To be fair, I’m just as likely (if not moreso) to call someone an asshole during a conversation about comics as I am politics. :smile:


I think that’s where you and I have similarity in backgrounds. Los Angeles was one of the hot points of the Sixties, and the Summers of '64 and '65 were every bit as scary and violent as the “Summer of Love” - 1967. I’ve been in riots. I’ve been emergency medical during later riots (Rodney King) and so have seen “the other side” as it were. Saw Chicago go nuts during the Dems convention (when the Dems were acting badly and made a show of themselves). And so I’ve experience the slow cooling-down after such social events. You’re right, it’s folks having a picnic, or sharing music, or enjoying the same movie. It takes a bit of time (not that much, really) for folks to drop the agitation triggers and remember we’re all just humans being manipulated by a much larger system.

Can’t we all just get along? Oh, sure we can. Except for the folks who choose not to.


I can’t really choose my national identity though. I was born Dutch, and I don’t think I can sue anyone for discrimination for refusing to regard me as Japanese or according to my wishes.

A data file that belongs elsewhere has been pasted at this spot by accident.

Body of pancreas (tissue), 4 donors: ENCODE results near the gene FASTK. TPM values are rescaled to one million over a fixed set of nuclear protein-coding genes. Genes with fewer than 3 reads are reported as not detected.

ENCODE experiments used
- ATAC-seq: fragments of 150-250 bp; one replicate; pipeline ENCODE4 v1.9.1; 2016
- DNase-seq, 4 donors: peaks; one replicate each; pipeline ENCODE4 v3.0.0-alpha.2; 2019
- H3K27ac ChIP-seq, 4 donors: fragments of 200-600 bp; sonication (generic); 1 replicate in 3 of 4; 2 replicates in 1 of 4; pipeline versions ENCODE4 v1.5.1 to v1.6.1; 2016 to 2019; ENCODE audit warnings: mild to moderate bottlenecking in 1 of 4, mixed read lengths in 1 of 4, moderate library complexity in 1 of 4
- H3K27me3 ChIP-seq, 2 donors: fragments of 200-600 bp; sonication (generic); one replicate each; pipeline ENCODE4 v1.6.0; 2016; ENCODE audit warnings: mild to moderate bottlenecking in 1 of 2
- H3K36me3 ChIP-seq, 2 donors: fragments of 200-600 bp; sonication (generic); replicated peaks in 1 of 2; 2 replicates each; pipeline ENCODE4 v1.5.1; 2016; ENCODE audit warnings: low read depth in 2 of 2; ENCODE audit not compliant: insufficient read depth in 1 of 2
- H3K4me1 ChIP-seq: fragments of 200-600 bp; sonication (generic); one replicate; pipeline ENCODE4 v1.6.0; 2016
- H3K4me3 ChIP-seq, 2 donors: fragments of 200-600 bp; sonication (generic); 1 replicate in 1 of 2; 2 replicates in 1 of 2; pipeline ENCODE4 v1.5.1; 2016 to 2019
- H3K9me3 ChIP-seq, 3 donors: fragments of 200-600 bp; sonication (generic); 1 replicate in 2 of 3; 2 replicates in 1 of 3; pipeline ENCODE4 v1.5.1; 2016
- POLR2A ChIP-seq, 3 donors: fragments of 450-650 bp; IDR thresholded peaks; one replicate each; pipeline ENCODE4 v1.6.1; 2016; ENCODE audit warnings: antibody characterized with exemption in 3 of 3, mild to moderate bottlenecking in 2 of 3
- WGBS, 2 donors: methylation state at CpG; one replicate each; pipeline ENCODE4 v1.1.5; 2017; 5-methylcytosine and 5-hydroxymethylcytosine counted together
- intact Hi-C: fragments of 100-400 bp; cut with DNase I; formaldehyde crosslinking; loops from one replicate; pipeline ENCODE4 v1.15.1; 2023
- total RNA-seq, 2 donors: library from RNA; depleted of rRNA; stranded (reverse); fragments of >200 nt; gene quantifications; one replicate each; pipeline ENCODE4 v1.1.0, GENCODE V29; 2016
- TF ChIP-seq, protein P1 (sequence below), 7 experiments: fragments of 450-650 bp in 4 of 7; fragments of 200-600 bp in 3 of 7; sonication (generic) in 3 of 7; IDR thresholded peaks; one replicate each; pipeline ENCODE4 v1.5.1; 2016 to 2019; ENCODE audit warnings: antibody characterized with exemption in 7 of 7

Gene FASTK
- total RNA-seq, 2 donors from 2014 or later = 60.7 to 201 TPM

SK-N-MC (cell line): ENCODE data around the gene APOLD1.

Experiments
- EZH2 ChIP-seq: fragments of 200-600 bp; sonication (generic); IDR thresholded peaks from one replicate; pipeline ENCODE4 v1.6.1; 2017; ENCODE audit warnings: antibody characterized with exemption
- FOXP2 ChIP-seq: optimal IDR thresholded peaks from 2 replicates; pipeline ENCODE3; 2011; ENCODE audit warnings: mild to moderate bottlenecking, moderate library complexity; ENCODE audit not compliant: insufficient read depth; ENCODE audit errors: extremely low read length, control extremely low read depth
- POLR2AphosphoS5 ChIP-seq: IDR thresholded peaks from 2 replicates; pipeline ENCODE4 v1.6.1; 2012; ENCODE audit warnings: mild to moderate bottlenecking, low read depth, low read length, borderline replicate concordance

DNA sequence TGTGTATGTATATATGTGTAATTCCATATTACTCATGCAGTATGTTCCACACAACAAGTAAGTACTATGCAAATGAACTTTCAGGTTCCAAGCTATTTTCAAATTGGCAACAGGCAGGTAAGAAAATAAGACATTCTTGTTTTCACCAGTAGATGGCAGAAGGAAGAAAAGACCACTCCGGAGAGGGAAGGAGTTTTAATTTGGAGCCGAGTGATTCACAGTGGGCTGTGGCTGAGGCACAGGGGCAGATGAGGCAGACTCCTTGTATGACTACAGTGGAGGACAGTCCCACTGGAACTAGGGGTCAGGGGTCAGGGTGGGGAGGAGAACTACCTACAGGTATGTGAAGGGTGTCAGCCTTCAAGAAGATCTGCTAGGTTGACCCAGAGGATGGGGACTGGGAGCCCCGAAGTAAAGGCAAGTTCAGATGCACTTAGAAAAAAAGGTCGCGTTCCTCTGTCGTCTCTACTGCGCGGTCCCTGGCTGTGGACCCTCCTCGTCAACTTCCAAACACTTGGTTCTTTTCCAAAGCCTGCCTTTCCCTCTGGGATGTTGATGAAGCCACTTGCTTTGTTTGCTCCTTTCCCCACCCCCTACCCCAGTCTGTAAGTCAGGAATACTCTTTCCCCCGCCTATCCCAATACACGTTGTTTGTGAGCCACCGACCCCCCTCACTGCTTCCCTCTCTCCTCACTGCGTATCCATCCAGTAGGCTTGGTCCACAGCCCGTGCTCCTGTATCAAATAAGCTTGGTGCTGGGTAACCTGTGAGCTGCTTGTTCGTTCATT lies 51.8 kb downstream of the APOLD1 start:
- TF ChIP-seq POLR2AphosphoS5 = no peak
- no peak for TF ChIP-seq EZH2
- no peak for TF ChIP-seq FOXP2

Likewise identifying as pangender seems a rather absurd basis for forcing anyone to use a preferred pronoun.


I just meant that “Dutch” is a social construction in the same way “American” or “Canadian” are. And you can’t sue someone for refusing to regard you as Japanese, but then again, you also can’t sue someone for not recognizing your gender the vast majority of the time (and in the US many states still don’t recognize LGBTQ as a protected class under civil rights laws, meaning you legally can be discriminated against for your gender if it doesn’t conform with your biological sex).

And most of the time it’s not about forcing anyone, it’s about asking. I’ve never been able to force anyone to call me Matt rather than Matthew if they insist on doing so. And if someone says, “I prefer X pronouns” there’s no mechanism forcing people to use them outside of general civility.


Just to clarify my post, I do think there is a genuine psychological state of mind that corresponds with not identifying with the sex of birth. Thinking you are more comfortable as a woman rather than a man as you were born or thinking neither women or man apply and I could see it would be common courtesy to use a consensually agreed upon gender neutral pronoun. It’s the explosion of dozens of new gender identities and equally many pronouns that seems more like a cultural affectation though.


Folks who choose not to get along are like dogs that bite and growl. I think most children are immediately programmed to be social, helpful and kind. Enough people have said that hate is learned for it to be a truth. So in the same way a dog only bites and attacks because it’s trained that way (or not been trained) so too goes mankind.

Likewise I think we can agree that people can change their beliefs when encountered with something that challenges those beliefs. So like dogs, I think any person can quickly learn not to hate.